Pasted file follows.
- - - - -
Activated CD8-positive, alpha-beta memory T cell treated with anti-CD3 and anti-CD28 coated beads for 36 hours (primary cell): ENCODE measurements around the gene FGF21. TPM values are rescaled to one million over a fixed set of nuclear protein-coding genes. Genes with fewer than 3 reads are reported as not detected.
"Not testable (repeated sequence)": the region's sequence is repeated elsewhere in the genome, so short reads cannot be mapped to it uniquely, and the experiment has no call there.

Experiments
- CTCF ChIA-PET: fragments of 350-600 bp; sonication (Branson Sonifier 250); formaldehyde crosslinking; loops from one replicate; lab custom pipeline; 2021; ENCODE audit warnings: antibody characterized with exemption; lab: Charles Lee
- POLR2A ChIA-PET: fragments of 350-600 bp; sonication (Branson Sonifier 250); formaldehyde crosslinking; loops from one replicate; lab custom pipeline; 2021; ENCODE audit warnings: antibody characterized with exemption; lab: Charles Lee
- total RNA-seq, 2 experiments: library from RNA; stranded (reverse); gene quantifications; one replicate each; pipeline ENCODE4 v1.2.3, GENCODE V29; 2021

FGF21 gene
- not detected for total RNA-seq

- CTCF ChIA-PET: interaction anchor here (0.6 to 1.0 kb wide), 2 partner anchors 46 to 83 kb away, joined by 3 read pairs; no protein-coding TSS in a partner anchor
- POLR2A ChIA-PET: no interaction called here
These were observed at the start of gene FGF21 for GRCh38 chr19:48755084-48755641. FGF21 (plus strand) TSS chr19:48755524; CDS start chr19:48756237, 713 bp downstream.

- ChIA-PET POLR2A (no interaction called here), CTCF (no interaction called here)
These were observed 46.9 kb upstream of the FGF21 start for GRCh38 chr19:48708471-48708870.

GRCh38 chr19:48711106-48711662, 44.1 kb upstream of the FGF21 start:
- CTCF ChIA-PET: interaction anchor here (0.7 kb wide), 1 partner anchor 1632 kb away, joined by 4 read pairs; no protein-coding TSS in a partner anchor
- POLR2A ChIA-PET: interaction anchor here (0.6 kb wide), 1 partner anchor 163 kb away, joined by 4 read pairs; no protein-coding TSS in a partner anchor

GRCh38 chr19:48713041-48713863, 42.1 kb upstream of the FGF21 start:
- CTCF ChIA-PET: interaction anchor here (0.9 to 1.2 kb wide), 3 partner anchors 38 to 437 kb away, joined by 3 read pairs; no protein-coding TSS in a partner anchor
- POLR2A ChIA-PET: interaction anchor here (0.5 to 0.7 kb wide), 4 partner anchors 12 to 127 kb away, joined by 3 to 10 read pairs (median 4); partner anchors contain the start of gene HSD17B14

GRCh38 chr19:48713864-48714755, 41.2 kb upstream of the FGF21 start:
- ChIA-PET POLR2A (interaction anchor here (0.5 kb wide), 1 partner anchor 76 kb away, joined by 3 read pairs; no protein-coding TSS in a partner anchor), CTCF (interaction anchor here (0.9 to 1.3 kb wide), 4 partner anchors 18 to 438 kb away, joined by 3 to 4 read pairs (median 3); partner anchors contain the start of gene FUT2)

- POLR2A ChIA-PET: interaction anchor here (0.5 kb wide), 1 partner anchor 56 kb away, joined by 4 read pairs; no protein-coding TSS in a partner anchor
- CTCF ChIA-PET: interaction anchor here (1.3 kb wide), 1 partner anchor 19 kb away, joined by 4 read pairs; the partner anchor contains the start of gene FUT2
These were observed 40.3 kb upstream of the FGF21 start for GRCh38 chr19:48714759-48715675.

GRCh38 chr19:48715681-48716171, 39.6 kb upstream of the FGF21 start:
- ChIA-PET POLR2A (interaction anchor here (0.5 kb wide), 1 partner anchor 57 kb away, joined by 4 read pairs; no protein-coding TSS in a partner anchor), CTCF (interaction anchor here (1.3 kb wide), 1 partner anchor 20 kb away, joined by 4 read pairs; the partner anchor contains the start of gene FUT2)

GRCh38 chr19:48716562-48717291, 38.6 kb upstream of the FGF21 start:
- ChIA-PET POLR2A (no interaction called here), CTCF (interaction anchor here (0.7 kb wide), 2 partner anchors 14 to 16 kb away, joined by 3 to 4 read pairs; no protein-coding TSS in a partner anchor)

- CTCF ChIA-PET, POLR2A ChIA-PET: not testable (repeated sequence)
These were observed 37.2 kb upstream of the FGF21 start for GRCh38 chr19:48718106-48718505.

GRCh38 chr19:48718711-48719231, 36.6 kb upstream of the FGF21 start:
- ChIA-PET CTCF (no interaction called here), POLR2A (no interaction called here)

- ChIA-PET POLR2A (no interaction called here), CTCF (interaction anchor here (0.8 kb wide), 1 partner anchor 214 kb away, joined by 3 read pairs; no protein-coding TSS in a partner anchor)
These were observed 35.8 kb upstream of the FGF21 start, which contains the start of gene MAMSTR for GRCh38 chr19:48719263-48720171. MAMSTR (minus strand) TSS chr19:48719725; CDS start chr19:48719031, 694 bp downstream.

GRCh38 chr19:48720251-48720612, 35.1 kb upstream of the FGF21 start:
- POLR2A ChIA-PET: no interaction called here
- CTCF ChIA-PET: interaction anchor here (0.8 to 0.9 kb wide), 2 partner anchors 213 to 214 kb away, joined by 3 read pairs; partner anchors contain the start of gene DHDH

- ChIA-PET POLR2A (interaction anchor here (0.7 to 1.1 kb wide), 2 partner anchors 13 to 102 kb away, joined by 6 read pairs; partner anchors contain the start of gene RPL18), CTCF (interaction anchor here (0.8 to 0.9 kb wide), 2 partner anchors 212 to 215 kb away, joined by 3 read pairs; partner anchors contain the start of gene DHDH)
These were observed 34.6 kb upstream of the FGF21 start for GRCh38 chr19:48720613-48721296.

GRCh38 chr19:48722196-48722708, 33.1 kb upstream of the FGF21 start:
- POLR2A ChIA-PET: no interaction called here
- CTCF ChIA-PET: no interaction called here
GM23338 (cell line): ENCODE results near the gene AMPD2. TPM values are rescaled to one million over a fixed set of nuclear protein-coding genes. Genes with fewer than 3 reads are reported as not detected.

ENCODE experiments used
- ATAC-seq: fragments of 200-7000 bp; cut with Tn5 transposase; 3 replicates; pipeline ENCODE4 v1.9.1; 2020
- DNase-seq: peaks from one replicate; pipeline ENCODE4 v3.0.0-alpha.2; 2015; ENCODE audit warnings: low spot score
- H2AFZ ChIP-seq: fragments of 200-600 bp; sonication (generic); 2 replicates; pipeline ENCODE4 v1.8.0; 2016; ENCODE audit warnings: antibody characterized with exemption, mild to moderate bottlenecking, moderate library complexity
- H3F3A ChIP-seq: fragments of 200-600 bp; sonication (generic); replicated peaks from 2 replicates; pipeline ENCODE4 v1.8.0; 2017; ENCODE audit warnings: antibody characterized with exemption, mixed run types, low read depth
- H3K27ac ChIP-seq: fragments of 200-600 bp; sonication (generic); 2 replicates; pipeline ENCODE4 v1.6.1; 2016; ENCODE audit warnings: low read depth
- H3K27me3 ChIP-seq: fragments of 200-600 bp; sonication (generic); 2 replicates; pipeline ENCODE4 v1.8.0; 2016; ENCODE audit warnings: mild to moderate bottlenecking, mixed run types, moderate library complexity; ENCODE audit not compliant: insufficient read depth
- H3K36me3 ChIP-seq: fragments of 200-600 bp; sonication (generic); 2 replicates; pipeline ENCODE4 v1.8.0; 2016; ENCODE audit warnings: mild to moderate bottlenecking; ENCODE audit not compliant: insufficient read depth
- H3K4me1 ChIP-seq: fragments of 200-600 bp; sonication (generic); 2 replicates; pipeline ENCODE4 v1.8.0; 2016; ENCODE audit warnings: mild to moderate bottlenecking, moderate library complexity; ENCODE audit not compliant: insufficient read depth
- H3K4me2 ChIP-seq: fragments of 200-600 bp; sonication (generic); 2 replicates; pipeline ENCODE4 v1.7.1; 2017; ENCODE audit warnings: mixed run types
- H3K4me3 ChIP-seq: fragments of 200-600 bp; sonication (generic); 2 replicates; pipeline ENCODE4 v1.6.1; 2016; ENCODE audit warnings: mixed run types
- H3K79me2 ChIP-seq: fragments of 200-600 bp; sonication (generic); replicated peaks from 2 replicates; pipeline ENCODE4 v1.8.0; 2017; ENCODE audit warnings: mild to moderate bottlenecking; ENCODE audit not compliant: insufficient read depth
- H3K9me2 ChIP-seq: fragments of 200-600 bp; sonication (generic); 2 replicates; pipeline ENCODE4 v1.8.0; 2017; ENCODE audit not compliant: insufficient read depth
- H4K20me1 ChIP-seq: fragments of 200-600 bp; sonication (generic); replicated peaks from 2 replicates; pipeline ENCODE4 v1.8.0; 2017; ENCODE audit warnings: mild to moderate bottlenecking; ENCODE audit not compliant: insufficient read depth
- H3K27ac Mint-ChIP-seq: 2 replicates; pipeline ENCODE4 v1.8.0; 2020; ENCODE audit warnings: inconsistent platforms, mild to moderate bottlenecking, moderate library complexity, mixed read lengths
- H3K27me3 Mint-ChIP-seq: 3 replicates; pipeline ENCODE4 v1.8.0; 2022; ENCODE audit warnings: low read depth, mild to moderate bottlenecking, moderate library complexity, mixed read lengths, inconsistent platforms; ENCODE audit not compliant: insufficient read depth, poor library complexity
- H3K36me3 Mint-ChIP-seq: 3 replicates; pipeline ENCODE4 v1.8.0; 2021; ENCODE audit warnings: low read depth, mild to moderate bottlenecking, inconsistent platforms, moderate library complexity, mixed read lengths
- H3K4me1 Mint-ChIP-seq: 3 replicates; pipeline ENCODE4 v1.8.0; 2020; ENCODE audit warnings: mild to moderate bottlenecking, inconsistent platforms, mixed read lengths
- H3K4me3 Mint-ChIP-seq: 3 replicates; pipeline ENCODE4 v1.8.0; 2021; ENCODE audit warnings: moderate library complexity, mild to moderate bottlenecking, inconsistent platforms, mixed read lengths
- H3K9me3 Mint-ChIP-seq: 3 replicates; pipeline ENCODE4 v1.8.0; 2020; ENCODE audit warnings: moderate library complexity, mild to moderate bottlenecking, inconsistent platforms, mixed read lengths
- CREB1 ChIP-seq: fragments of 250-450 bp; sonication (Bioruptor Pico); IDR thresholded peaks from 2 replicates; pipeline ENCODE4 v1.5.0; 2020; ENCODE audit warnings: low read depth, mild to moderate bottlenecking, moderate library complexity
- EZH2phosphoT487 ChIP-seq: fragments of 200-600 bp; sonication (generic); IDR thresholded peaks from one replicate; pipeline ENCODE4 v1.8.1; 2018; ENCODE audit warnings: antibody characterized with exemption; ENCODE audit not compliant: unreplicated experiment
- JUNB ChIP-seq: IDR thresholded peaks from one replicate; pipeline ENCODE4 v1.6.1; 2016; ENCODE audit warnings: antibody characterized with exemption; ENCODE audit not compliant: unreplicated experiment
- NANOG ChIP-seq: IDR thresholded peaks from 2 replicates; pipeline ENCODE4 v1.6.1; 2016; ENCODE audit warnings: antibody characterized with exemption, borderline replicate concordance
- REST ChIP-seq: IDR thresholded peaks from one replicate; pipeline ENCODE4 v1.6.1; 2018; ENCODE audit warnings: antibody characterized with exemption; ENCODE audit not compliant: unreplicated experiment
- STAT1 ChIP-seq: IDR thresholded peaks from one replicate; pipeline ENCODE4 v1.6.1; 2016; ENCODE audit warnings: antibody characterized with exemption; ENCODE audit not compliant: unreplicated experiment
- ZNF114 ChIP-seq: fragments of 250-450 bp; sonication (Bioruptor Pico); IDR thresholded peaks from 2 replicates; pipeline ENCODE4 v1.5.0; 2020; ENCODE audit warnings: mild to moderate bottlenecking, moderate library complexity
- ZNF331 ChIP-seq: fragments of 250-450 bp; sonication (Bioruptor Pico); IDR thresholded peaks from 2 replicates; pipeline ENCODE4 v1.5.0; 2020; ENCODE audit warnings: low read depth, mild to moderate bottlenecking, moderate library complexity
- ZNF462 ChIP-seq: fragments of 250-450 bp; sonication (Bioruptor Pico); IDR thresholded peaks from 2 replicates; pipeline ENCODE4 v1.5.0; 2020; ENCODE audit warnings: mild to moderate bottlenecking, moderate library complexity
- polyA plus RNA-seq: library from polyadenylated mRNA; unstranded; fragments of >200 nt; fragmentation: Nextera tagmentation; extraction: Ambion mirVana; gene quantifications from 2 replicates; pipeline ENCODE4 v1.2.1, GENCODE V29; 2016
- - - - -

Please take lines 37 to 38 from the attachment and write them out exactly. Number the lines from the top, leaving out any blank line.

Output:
- CTCF ChIA-PET: interaction anchor here (0.8 to 0.9 kb wide), 2 partner anchors 213 to 214 kb away, joined by 3 read pairs; partner anchors contain the start of gene DHDH

- ChIA-PET POLR2A (interaction anchor here (0.7 to 1.1 kb wide), 2 partner anchors 13 to 102 kb away, joined by 6 read pairs; partner anchors contain the start of gene RPL18), CTCF (interaction anchor here (0.8 to 0.9 kb wide), 2 partner anchors 212 to 215 kb away, joined by 3 read pairs; partner anchors contain the start of gene DHDH)